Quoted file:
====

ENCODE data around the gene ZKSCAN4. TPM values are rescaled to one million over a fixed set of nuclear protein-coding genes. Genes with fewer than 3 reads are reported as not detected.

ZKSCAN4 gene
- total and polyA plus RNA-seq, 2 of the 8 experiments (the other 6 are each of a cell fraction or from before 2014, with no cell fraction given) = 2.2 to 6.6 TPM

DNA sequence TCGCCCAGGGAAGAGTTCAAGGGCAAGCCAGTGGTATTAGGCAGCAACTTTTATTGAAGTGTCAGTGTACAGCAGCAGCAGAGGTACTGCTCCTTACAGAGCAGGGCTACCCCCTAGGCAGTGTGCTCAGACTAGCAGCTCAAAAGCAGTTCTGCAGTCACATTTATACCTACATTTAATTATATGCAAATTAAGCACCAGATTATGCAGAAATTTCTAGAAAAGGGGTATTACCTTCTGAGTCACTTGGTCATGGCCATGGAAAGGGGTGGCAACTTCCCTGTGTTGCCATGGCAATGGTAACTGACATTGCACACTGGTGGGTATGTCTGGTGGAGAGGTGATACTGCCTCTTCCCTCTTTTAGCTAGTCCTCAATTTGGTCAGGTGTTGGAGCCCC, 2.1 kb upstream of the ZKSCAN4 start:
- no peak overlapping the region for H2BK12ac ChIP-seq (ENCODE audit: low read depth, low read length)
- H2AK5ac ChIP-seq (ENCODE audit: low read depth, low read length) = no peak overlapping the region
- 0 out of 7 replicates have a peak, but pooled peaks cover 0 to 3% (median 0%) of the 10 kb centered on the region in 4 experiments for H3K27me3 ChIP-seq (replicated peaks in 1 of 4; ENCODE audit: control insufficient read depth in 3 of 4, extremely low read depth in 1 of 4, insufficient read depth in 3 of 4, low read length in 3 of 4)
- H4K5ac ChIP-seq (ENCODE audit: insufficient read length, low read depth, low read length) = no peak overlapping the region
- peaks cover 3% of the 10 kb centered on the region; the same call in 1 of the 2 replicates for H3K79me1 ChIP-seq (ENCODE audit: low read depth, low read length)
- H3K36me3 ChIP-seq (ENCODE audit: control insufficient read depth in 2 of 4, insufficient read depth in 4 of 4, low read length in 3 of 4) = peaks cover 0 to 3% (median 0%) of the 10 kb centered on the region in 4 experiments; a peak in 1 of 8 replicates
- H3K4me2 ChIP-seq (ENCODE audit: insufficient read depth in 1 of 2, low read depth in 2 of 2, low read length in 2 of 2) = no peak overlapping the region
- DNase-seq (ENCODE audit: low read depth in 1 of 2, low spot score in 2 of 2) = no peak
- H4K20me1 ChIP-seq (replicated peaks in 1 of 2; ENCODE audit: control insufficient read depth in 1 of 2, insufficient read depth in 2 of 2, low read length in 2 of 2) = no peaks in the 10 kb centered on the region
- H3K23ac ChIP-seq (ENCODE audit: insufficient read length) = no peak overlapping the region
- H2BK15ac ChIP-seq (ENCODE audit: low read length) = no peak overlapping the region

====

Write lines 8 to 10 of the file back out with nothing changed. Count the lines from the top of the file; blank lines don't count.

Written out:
- H4K5ac ChIP-seq (ENCODE audit: insufficient read length, low read depth, low read length) = no peak overlapping the region
- peaks cover 3% of the 10 kb centered on the region; the same call in 1 of the 2 replicates for H3K79me1 ChIP-seq (ENCODE audit: low read depth, low read length)
- H3K36me3 ChIP-seq (ENCODE audit: control insufficient read depth in 2 of 4, insufficient read depth in 4 of 4, low read length in 3 of 4) = peaks cover 0 to 3% (median 0%) of the 10 kb centered on the region in 4 experiments; a peak in 1 of 8 replicates